Five hostages have fled a siege in a Sydney city centre cafe but more are still being held inside by an armed offender.
Australian officials have not confirmed how many people are still inside the Lindt Chocolat Cafe, which was seized by an armed man at the height of the morning rush-hour, and have warned it could stretch into a second day.
What appeared to be a black Islamic State flag was put in the window of the cafe soon after the attack began, fuelling speculation that it was the work of an Islamic extremist.
Five people later made their way out, though police would not say whether they escaped or were released.
Mike Baird, the premier of New South Wales, has called on his state to pray for those who are still being held, “I’m certainly proud of how we have responded as a city, state and nation,” he said.
“But my thoughts remain with those that are caught in this event, and my call goes out to the state to pray for them, and to pray for their families.”
Mr Baird said he and Police Commissioner Andrew Scipione had spoken to Islamic leaders in recent hours: “We are in this together … Ultimately, we are doing all we can in these difficult circumstances, and we will get through it.”
An exclusion zone will remain in place overnight around Martin Place, at the heart of the city’s legal, financial and political district, and office staff based within that zone have been asked to work from home tomorrow.
Mr Scipione said the priority for police was to bring the hostage crisis to a peaceful end.
Journalists working across the road at the Channel Seven newsroom, who have a direct line of sight into the cafe, said they believe there may be 15 people still inside.
Mr Scipione moved to reassure the remaining hostages: “Rest assured, we are doing all we can to set you free.”
It is believed some of those inside have been posting onsocial media and have contacted a number of media outlets.
He also confirmed that one of the five hostages who have made it out of the cafe had been treated at a hospital, but said this was for a pre-existing condition.
“I understand that no-one’s been injured, and for that, if that is true, we are grateful,” Mr Scipione said.
He has also refused to confirm reports that the hostage-taker was known to police prior to this morning’s events.
Nor would he comment on the offender’s motives: “There would be many out there that are guessing. At this stage, we’re not in the business of speculating – we’re in the business of investigating.”
He said police did have a line of communication to the gunman, who may be scanning social media.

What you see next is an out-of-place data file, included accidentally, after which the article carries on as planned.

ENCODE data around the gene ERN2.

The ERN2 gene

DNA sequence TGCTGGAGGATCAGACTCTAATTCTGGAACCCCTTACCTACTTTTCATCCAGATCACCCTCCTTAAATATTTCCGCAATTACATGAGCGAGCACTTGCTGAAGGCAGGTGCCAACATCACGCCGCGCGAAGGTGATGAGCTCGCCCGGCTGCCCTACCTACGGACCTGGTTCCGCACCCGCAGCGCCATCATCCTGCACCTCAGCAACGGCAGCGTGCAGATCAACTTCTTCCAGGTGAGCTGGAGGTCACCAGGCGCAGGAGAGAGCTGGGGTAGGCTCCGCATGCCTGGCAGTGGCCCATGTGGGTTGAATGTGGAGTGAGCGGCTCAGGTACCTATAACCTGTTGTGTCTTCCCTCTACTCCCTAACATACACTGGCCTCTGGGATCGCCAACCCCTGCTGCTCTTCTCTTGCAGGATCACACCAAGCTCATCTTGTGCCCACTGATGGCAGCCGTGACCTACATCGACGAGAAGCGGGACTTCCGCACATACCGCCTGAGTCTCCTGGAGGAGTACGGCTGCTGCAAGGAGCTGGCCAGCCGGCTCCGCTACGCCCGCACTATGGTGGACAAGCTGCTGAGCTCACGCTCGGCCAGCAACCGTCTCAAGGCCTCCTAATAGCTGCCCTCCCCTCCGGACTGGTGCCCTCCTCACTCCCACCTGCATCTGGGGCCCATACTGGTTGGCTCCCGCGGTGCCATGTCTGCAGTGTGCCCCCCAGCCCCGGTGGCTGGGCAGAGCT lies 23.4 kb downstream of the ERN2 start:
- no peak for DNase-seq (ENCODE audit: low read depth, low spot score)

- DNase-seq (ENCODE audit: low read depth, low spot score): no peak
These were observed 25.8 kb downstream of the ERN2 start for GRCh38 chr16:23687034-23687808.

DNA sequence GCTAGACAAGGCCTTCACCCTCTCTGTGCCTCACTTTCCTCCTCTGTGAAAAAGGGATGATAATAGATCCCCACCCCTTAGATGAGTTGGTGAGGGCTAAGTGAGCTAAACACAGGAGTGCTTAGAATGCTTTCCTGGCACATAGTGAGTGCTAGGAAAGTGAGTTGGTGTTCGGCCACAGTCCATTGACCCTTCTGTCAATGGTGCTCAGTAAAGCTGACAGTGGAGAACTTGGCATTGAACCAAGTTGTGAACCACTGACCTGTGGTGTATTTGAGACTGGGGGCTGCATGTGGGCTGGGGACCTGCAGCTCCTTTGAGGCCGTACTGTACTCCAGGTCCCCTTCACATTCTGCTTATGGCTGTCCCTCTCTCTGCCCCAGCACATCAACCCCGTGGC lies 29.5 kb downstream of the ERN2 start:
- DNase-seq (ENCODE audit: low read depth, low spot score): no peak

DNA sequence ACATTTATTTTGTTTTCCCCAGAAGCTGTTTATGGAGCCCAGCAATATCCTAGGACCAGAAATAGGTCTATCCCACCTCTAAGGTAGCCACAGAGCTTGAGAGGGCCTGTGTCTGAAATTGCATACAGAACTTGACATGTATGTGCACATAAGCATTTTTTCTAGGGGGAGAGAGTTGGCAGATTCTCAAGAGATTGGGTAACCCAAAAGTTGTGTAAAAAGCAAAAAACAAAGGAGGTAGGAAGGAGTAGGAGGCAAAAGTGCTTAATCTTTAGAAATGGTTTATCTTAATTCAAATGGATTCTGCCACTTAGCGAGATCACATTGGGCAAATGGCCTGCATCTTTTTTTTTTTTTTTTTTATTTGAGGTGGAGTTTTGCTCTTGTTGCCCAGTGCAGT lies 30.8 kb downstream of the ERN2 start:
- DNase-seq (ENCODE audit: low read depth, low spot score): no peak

“The means by which we’re communicating are something we’d like to keep close to our chest,” he said.
Mr Scipione said Sydney landmarks including the Opera House – which were emptied earlier in the day – “have been cleared and deemed safe”.
Australian Prime Minister Tony Abbott said he could not think of a more “distressing or terrifying” event to be caught up in than the unfolding incident.
He said there were “some indications” that the siege could be politically motivated, while police said they could not yet rule out terrorism.
Mr Abbott said: “We don’t yet know the motivation of the perpetrator. We don’t know whether this is politically motivated, although obviously there are some indications that it could be.
“We have to appreciate that, even in a society such as ours, there are people who would wish to do us harm.
“That’s why we have police and security organisations of the utmost professionalism that are ready and able to respond to a whole range of situations and contingencies including the situation that we are now seeing in Sydney.
“The whole point of politically motivated violence is to scare people out of being themselves. Australia is a peaceful, open and generous society. Nothing should ever change that and that is why I would urge all Australians today to go about their business as usual.”
A man who works at the cafe, and arrived for work just after the siege started, said he saw one of his colleagues pressed up against the window.
Nathan Grivas said the building was already locked when he arrived.
“I didn’t get a good look at them – as soon as I saw the gun, all I wanted to do was get out,” he said.
Prime Minister David Cameron said he had been briefed overnight on the siege, adding: “It’s deeply concerning and my thoughts are with all those caught up in it.”
One of Australia’s largest mosques, at Lakemba in west Sydney, released a statement signed by a number of Islamic organisations including the Australian National Imams Council and the Australian Federation Islamic Council.
“The Australian Muslim community shares with fellow Sydneysiders their utter shock and horror at the unprecedented scenes emerging from the Lindt cafe in Martin Place this morning. Our immediate thoughts go to the hostages and their loved ones,” the statement said.
“We pray for their safety and hope this matter is resolved quickly and peacefully. We reject any attempt to take the innocent life of any human being, or to instil fear and terror into their hearts.
“Any such despicable act only serves to play into the agendas of those who seek to destroy the goodwill of the people of Australia and to further damage and ridicule the religion of Islam, and Australian Muslims through this country…
“This is a time for all Australians to stand together and support each other. We pray for a swift resolution to this crisis with no injuries or loss of life.”
Ten News anchor Hugh Rimington said on Twitter: “Ten news has received a video in which a £lindtcafe hostage relays the gunman’s demands. At police request we will not broadcast it.”
Several local media outlets said they are complying with a police request not to relay the offender’s demands.